Print Length 352 pages
Publisher Harper Voyager
Published Jan. 17, 2017
A debut historical fantasy that recasts Jane Austen’s beloved Pride & Prejudice in an imaginative world of wyverns, dragons, and the warriors who fight alongside them against the monsters that threaten the kingdom: gryphons, direwolves, lamias, banshees, and lindworms.
They say a Rider in possession of a good blade must be in want of a monster to slay—and Merybourne Manor has plenty of monsters.
Passionate, headstrong Aliza Bentaine knows this all too well; she’s already lost one sister to the invading gryphons. So when Lord Merybourne hires a band of Riders to hunt down the horde, Aliza is relieved her home will soon be safe again.
Her relief is short-lived. With the arrival of the haughty and handsome dragonrider, Alastair Daired, Aliza expects a battle; what she doesn’t expect is a romantic clash of wills, pitting words and wit against the pride of an ancient house. Nor does she anticipate the mystery that follows them from Merybourne Manor, its roots running deep as the foundations of the kingdom itself, where something old and dreadful slumbers . . . something far more sinister than gryphons.
It’s a war Aliza is ill-prepared to wage, on a battlefield she’s never known before: one spanning kingdoms, class lines, and the curious nature of her own heart.
Elle Katharine White infuses elements of Austen’s beloved novel with her own brand of magic, crafting a modern epic fantasy that conjures a familiar yet wondrously unique new world.
There are an abundant of Pride and Prejudice retellings out there. Some better than others, some should not have been printed and others that should be praised for their creativity. Heartstone falls into this group. This is literary the best re-telling of Pride and Prejudice I have read. So much so that it kick started a two week long Pride and Prejudice binge watching marathon, starting with Pride and Prejudice and Zombies, followed by the BBC Pride and Prejudice and ending with watching the Kiera Knightley Pride and Prejudice (twice).
The Riders have arrived to Hart’s End, where Aliza and her sisters live. Riders are warriors that take commission to ensure the safety of a community, which of course means that they are ripped and fierce. Their purpose to rid the place of the gryphons who are killing their cattle and their children. Mr. Bentaine, Aliza’s daddy, talked the Lord of the Manor into contracting them after his youngest daughter Rina was killed by a gryphon attack. Aliza’s momma of course sees this as a way to secure her daughters’ future through marriage. Thus the retelling of Pride and Prejudice with dragons, talking dragons did I mention that yet. The book follows the original fairly well, until you get into the battle scenes that of course were not in Jane Austen’s tale. The battle scenes were violent, adrenaline pumping roller coaster rides where you worried for the Bentaine sisters and the Riders even as you were cheering them on.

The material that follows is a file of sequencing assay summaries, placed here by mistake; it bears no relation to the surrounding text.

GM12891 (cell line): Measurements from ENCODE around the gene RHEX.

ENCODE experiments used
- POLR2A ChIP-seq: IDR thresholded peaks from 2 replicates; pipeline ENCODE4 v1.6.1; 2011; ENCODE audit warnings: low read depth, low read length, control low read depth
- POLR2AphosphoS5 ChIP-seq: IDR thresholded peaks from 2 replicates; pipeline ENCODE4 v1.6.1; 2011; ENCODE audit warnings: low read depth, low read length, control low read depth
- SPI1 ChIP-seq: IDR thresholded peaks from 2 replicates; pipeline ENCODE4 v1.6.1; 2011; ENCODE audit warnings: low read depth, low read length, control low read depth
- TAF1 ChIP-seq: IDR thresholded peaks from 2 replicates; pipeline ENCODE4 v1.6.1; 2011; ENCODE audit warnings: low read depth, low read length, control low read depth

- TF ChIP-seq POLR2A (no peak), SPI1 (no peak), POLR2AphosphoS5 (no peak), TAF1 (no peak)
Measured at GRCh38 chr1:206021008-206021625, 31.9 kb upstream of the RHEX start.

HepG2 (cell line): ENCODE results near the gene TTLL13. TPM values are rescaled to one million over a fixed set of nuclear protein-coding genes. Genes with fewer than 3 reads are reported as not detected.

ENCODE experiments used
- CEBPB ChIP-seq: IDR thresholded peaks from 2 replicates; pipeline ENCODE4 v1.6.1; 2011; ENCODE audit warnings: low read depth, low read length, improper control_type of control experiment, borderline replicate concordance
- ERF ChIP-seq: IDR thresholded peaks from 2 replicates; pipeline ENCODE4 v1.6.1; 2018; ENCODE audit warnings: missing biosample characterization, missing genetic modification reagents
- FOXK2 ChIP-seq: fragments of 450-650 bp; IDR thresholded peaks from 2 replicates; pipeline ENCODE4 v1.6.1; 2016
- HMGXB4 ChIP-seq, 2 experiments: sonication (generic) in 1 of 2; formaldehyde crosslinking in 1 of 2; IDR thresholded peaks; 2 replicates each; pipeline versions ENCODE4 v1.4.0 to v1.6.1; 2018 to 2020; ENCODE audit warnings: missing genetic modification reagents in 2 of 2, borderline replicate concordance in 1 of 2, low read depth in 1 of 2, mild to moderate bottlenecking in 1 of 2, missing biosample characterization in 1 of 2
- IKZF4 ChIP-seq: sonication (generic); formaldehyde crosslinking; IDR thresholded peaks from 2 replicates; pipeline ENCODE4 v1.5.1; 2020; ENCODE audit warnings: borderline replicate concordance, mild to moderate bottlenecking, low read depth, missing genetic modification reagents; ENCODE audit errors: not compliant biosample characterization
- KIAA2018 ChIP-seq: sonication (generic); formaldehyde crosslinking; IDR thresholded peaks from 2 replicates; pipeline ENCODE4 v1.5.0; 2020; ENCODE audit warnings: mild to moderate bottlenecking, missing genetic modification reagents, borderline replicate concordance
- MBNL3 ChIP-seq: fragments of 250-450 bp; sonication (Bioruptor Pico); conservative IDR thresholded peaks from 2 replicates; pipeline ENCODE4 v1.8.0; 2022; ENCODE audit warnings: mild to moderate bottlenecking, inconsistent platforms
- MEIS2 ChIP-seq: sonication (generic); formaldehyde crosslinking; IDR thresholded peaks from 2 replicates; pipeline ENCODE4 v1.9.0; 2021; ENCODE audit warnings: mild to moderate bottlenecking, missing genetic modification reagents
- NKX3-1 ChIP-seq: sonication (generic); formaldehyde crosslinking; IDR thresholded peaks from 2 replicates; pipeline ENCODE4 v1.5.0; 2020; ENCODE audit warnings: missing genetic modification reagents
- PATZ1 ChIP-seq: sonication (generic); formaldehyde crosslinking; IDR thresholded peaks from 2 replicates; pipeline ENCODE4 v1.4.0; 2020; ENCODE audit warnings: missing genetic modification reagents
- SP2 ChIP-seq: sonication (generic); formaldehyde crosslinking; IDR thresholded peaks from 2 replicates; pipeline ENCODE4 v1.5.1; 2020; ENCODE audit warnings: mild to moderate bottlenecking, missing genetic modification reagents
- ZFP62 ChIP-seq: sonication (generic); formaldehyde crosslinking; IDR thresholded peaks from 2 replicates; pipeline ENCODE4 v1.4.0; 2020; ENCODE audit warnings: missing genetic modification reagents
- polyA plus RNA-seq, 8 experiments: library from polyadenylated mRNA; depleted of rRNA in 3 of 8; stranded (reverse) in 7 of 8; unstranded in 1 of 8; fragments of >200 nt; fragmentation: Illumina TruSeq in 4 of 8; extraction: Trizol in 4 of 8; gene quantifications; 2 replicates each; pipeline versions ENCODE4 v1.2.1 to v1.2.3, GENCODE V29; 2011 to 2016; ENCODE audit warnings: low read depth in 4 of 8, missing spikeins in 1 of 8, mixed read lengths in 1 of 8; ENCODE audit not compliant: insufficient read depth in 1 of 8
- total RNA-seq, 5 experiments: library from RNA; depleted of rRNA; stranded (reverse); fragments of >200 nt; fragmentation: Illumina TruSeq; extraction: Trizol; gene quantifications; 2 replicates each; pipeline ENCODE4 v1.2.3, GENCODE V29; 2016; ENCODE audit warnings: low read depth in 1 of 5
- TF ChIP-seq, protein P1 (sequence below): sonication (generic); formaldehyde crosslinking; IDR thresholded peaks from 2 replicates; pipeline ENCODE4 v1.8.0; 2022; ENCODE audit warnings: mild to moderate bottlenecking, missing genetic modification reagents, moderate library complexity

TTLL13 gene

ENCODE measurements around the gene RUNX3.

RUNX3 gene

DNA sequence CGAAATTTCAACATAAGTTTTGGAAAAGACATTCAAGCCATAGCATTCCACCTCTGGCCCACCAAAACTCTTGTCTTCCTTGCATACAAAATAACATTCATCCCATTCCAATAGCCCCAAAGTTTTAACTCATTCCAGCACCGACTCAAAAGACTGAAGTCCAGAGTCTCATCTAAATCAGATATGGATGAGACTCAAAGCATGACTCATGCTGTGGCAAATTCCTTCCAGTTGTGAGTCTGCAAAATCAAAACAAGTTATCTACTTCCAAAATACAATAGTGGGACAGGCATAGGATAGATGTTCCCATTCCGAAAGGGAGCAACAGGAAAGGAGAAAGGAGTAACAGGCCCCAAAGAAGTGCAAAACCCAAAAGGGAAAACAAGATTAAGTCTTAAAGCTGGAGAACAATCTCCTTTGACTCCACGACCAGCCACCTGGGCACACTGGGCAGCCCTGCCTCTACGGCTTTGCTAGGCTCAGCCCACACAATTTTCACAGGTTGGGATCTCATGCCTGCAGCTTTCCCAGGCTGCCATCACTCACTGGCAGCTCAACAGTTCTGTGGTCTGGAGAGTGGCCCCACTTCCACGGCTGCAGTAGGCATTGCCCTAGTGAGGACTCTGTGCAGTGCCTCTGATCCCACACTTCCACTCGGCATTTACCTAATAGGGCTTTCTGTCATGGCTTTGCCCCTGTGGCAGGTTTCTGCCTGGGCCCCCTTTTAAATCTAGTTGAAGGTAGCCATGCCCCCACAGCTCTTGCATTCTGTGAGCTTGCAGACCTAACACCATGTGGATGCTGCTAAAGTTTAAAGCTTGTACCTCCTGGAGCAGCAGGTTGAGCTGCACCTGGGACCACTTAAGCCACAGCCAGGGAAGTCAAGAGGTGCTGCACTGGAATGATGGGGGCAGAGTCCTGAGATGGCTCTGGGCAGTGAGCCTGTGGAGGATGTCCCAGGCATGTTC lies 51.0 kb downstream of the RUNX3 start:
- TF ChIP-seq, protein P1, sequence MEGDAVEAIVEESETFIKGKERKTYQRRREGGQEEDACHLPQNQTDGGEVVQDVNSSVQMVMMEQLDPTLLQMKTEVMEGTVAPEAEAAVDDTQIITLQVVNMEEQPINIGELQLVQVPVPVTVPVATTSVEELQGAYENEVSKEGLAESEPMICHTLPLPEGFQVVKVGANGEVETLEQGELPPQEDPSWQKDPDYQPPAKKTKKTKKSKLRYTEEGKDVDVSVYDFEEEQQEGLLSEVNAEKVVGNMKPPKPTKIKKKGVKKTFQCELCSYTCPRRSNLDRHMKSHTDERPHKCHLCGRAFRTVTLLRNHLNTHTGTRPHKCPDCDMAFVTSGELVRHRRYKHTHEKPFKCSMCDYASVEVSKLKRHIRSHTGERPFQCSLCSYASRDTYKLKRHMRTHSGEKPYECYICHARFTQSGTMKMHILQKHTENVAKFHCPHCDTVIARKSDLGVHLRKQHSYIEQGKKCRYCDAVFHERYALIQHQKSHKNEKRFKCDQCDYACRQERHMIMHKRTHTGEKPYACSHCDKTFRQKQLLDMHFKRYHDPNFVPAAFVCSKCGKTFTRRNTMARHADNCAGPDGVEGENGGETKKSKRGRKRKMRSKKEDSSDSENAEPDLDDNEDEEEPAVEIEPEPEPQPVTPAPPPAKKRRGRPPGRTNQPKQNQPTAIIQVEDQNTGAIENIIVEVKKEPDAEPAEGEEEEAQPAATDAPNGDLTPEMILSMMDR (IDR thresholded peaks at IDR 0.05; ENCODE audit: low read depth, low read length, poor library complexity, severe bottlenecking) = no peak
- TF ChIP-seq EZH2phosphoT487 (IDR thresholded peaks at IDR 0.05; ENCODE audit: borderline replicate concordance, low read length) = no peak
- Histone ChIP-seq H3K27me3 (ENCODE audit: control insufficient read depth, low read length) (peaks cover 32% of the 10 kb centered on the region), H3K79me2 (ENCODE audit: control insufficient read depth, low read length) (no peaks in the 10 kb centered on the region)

The world building is seductive, very little is left to chance. From the opening scene with Tobble the hobgoblin, to major battle the details are crisp and vivid. The intimate relationship between the dragons and the Riders serves to buffer the high society distain for those of lower ranking the nakla. Castle Pendragon is described in such detail that I wish to vocation there just so I can view the dragons flying overhead. The meaning behind the title of the book is beautiful and made me want my very own heartstone, atlas I do not live in this world though so that is impossible.
Alistair Daired is the leader of his group of Riders. He is every bit of Darcy with his intense attitude, his warrior strength and his backhanded compliments. His fierce loyalty to his friends and his protective nature of them made me love him almost as much as I love Mr. Darcy. His straightforward, no nonsense mannerisms with Aliza will get him in trouble and yet it pairs perfectly with his personality. His dragon, Akarra, gives him a more gentler side. Her intervention on his behalf with Aliza is adorable.
Aliza Bentaine is every bit as obstinate and headstrong as Elizabeth Bennett was. Her love for her sisters shines through in all that she does. Her defense of the little people such as the hobgoblins, shows her caring side. Her acceptance of both Akarra, and her ability to stand up for what is right make her the perfect “Lizzie”.
As this is a re-telling of Pride and Prejudice, you can expect some romance. Which there is, but do not expect too much swoon. Alistair does bring it when he needs too (marriage proposal, rescuing) but like with the original Mr. Darcy there just isn’t that type of romance in his world. This may bother some readers but it fits with it being a re-telling and so I was perfectly content.
Heartstone is a fabulous re-telling of Pride and Prejudice. Alistair and Aliza are beautifully casted as the new Lizzie and Darcy. The added addition of the dragons and the threat of the Tekari, made this paranormal loving reader all too happy.
My Rating 5 out of 5 stars
Favorite Quote “You’ve defeated me.”
Anjey- Aliza’s older sister
Leyda- Aliza’s silly sister
Mari- Aliza’s serious sister
Akarra- Daired’s dragon
Julienna- Daired’s sister
Mr. Brysney- Daired’s best friend
Lady Catriona- head of the Daired Family
Can you believe I still have to read a Pride and Prejudice re-telling? So you can see how appealing this title sounds to me! Thanks for reviewing, I'm very intrigued!ReplyDelete
The best Pride and Prejudice retelling ever?! I need this book more than ever! It sounds amazing! Wonderful review :DReplyDelete
Brittany @ Brittany's Book Rambles
Oh, I had no idea it was a Pride & Prejudice retelling. I haven't ever read that one TBH and really don't have a plan to. I just wanted the dragons. :/ReplyDelete